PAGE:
One of the important lessons of Martial Arts training is the ability to use hip rotation as a way to generate power and speed for maximum impact.
Martial artists know that the hips are where the body’s ‘center of gravity’ is located. It lends balance and stability to every move. The lower body is designed for power- the upper body for finesse.
If you can translate this knowledge into a better golf swing, you will be blessed with both power and accuracy.
Here are a few tips to get you started: Hip rotation holds the key to a powerful swing.
Do you want to turn easily from the hips and get more distance out of your swing? It’s not hard when you know the proven secrets of golf pros. The first thing you need to know about making a full turn is that you won’t get a flawless turn until you develop stabilization and strength in the lower body.
To get your upper body in sync, make sure you stand straight with your shoulders pulled back, to facilitate that perfect swinging motion from the shoulders- instead of the elbows. Practice turning your shoulders as far back as possible, with your trunk acting as the pivot. If you are right handed, you can see your left shoulder aligned with your chin.
Strong shoulders and well-conditioned abs are a must to maximize torque, while minimizing the distorting forces at the hip-which can lead to imbalances and injury.
Top players initiate their downswing with the powerful muscles of the abs and hips. Once the desired momentum is generated by the lower body, they use their arm muscles to effectively “fine tune” the swing.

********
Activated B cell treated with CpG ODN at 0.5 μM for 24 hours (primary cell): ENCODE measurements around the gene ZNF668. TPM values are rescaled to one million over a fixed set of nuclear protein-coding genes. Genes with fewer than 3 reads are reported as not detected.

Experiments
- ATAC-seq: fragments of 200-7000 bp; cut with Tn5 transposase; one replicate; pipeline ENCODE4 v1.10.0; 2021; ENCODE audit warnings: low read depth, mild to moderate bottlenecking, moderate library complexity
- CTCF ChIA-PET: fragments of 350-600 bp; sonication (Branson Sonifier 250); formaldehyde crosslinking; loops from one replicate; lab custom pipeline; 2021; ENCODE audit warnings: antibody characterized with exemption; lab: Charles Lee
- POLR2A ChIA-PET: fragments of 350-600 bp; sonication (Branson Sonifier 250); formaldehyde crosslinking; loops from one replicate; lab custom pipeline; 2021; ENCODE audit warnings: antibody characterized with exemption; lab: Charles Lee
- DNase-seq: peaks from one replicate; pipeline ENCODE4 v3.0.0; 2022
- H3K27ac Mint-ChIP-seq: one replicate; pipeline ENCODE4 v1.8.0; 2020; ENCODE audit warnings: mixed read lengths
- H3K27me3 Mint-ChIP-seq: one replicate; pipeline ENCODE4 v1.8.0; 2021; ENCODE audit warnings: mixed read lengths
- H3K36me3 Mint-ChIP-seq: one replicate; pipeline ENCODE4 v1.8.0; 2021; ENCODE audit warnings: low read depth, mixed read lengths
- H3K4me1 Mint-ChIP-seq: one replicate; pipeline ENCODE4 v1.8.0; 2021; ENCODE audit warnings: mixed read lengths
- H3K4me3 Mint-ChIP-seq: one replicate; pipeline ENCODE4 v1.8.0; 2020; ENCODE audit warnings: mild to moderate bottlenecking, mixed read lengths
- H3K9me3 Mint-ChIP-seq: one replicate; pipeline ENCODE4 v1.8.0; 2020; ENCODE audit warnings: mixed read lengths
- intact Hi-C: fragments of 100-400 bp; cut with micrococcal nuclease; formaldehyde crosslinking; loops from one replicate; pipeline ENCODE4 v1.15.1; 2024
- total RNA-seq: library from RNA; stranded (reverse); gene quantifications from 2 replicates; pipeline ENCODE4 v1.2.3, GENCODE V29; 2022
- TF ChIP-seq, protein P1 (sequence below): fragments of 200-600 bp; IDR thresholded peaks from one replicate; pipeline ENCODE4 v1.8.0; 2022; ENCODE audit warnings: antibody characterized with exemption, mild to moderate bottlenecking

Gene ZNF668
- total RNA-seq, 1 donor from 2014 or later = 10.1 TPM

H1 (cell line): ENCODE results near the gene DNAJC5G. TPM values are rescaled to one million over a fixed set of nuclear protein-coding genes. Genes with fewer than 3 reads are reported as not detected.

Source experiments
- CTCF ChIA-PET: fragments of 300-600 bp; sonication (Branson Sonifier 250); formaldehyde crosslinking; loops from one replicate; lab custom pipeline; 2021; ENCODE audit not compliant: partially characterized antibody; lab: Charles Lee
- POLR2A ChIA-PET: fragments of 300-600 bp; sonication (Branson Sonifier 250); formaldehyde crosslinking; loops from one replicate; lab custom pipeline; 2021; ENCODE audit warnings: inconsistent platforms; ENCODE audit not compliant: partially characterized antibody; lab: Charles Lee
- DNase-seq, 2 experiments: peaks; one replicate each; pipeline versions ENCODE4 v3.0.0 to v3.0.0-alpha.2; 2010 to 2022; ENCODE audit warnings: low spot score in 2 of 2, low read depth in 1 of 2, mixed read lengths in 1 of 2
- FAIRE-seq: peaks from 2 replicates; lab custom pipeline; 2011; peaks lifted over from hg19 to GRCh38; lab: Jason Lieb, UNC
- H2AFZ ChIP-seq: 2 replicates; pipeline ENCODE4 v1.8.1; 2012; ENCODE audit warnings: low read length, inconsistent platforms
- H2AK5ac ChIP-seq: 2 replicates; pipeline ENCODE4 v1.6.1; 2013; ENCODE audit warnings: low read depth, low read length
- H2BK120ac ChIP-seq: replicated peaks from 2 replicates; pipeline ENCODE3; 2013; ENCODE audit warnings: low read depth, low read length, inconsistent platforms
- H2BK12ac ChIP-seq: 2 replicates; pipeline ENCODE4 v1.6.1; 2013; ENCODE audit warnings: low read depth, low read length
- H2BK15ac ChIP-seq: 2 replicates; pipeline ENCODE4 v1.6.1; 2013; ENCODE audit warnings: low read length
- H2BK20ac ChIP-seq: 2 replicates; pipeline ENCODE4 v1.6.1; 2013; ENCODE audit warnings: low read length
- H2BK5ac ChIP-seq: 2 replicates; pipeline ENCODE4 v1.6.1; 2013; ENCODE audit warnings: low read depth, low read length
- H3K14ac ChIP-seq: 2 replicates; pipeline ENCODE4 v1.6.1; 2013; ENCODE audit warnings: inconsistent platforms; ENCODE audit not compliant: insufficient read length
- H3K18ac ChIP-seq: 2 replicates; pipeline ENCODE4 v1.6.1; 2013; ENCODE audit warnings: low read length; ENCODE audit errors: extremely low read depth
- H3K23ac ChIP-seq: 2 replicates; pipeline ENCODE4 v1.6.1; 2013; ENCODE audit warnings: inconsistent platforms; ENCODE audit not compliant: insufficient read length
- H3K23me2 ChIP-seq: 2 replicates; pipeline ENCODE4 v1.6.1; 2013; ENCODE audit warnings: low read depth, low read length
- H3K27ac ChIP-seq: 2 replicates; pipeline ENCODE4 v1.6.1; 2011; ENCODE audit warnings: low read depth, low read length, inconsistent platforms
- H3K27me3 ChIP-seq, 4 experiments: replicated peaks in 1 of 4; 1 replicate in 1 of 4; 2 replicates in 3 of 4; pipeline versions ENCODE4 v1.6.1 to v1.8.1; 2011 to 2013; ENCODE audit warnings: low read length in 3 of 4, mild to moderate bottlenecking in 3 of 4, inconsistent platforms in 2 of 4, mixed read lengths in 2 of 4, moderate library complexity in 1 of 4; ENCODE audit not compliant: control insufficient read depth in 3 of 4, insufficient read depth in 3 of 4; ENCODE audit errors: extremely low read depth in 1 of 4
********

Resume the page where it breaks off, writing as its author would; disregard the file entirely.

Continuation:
Recreational players, on the other hand, use their arm muscles right at the outset. As a result, they are unable to recruit the latent muscle-power in their lower body, while the arm muscles work extra hard both to power and guide the club.
Many players employ faulty swing mechanics, which actually dissipate the energy generated by the lower body, before it can be transmitted to the upper body.
Recreational golfers show a higher tendency for movements that rob swing momentum, such as hip sliding and lateral bending.
The reason can often be traced to reduced range of motion in the hip joints. Often, the process of aging or a sedentary lifestyle can lead you to lose some internal rotation at the hip joint. This condition can be helped with stretches and strengthening exercises that target the hip flexors, hip adductors (inner thigh and groin), hip adductors (outer thighs or hips) and the glutes (buttocks).